1. Bee Cave City Council rezoned more than 732 acres of City of Austin-owned land in its extraterritorial jurisdiction from the default zoning agricultural to public to ensure future protections from development. One 504-acre parcel, Bee Cave annexed in May lies east of Hamilton Pool Road and is considered by Austin to be a water quality protected area.
The area is surrounded low density residential (including the Homestead to the north and east and Spring Creek Estates), additional City of Austin Water Quality Land (previously annexed by Bee Cave), and Shield Ranch to the south.
The second Austin-owned parcel, 232 acres is part of the Balcones Canyonland. The area is surrounded other City of Austin-owned Balcones Canyonland to the north and south, Lake Pointe subdivision to the east, and the Madrone Apartments to the west.
2. Council delayed the police chief’s Request for Qualifications for immediately hire an architectural firm for a Police Department site and facility assessment. Questions arose on the value of building a new police station on a new site versus expanding the current one on Hwy. 71 near The Shops at the Galleria, possibly including local court functions for up to the next 10 years. Council favored dividing the request into separate needs and site assessments.
For comparison, the city in 2013 hired a firm to analyze the 30,000-square-foot city hall space for a possible library expansion or other scenarios although nothing has been done as a result. The police needs assessment project could be similar in scope, said City Manager Travis Askey.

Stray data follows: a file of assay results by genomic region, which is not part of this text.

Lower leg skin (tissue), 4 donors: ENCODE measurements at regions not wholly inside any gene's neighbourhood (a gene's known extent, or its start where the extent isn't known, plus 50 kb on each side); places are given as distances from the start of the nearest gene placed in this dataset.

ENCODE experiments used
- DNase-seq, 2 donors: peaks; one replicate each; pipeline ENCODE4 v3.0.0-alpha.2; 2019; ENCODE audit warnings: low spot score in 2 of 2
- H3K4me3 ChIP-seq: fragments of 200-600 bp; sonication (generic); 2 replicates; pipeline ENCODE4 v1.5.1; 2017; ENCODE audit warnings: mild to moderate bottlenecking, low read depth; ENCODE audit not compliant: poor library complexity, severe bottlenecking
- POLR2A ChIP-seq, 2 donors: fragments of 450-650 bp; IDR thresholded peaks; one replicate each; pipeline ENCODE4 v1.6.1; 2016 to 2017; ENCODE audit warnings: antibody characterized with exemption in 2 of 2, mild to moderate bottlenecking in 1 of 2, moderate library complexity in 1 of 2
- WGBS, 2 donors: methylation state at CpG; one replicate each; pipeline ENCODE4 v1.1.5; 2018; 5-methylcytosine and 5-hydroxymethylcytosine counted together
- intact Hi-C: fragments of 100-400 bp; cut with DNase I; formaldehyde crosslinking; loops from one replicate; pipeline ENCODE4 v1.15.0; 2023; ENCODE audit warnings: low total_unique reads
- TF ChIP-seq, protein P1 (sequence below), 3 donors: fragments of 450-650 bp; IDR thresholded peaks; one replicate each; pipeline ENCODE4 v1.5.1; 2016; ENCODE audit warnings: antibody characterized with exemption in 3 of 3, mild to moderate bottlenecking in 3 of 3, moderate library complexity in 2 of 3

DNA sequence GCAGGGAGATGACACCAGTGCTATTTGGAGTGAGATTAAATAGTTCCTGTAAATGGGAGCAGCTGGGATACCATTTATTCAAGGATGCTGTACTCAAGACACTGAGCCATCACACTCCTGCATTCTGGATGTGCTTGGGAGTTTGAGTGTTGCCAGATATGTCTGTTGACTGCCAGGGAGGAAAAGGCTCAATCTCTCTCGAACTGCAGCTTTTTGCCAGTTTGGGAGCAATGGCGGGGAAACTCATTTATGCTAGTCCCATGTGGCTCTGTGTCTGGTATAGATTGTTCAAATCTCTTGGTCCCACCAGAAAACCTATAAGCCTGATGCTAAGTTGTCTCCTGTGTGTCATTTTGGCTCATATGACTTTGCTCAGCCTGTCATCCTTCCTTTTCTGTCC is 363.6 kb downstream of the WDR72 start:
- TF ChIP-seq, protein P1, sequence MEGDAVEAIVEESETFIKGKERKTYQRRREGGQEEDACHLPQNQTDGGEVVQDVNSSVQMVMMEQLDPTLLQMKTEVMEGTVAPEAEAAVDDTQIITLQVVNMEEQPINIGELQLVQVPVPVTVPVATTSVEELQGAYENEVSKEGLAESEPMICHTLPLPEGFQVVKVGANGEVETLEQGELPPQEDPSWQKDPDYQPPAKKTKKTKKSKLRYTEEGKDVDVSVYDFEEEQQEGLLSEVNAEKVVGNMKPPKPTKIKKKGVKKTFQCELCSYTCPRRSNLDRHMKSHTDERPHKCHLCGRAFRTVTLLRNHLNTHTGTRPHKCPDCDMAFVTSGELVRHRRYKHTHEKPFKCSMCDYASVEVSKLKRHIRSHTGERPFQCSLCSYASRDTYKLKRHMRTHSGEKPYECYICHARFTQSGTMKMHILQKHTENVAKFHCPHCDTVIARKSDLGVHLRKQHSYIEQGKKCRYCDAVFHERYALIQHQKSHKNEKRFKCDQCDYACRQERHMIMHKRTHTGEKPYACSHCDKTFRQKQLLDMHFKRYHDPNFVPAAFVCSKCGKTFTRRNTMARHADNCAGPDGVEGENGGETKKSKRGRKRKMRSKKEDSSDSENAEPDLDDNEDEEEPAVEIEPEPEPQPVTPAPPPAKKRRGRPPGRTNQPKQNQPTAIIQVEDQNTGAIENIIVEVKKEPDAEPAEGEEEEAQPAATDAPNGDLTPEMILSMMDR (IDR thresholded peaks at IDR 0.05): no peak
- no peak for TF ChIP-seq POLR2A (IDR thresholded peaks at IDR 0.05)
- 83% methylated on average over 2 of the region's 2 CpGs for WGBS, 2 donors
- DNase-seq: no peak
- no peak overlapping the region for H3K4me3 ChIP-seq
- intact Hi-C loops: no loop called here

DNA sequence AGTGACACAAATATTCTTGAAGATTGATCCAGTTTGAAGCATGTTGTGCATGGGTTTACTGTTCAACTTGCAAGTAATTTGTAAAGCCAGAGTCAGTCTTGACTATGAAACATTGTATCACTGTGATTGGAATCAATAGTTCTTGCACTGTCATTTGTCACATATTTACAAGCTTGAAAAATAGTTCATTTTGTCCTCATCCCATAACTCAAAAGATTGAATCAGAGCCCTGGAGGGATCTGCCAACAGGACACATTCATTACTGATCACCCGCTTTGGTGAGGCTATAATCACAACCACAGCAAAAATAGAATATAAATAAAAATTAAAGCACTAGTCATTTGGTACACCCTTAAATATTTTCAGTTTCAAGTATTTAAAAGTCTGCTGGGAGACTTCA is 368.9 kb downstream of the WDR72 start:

Bee Cave police has 7,800 square feet today for its 19 officers in the old village council building with no holding cells or dispatch center, council heard.
“[The reconfiguring the Bee Cave RFQ] is the wise choice. We’re heading in the right direction. Before you start sinking millions of dollars into a new building you have to know where you’re going, Chief Gary Miller said.”
No future date was set for the police needs and site assessments to return before council.
3. Council approved the preliminary plat for Signal Hill Estates off Hamilton Pool Road, a 61-lot rural residential development on 94 acres. Setbacks on some of the acre-sized lots would have to follow the water quality buffer zone around environmentally-sensitive areas. The setbacks would be marked with stone blocks to differentiate where development cannot take place, city documents showed.